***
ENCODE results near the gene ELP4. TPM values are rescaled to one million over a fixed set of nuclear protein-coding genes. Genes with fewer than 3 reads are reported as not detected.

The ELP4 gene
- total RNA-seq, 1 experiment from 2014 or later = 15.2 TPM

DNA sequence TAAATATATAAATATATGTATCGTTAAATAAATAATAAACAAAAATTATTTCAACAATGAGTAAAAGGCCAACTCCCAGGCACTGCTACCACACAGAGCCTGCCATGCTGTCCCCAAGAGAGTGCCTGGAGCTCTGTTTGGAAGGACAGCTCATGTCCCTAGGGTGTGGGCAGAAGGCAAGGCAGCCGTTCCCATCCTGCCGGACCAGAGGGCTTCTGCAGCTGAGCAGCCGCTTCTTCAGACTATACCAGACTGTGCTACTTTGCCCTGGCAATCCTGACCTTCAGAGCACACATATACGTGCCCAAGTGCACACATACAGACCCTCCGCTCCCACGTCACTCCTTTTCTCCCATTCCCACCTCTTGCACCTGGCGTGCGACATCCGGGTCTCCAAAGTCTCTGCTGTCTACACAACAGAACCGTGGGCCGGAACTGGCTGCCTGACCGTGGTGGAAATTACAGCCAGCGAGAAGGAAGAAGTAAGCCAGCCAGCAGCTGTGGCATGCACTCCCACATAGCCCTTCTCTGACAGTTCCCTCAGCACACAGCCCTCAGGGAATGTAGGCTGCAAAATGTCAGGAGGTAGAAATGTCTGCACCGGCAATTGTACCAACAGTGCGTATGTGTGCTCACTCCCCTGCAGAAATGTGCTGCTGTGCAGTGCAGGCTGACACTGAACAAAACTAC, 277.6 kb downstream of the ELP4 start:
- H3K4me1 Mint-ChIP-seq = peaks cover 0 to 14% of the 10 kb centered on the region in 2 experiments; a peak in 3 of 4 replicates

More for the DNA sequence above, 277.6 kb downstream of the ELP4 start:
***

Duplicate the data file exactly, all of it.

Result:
ENCODE results near the gene ELP4. TPM values are rescaled to one million over a fixed set of nuclear protein-coding genes. Genes with fewer than 3 reads are reported as not detected.

The ELP4 gene
- total RNA-seq, 1 experiment from 2014 or later = 15.2 TPM

DNA sequence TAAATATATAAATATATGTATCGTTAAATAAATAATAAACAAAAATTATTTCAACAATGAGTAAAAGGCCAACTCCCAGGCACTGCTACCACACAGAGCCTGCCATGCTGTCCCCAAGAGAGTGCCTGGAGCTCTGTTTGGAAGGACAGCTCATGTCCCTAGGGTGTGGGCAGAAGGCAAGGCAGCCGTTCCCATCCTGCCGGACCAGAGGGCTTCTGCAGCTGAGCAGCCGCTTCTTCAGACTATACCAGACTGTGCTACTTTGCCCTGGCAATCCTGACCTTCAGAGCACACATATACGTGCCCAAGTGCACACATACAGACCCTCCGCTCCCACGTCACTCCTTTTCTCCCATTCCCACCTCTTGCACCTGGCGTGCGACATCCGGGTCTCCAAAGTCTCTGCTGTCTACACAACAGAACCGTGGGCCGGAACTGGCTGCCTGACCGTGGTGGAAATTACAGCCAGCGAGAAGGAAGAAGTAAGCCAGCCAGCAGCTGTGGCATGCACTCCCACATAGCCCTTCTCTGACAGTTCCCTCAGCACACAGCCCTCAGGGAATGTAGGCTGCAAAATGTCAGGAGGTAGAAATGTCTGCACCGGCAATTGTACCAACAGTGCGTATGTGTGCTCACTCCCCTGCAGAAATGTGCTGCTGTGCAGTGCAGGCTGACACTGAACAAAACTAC, 277.6 kb downstream of the ELP4 start:
- H3K4me1 Mint-ChIP-seq = peaks cover 0 to 14% of the 10 kb centered on the region in 2 experiments; a peak in 3 of 4 replicates

More for the DNA sequence above, 277.6 kb downstream of the ELP4 start: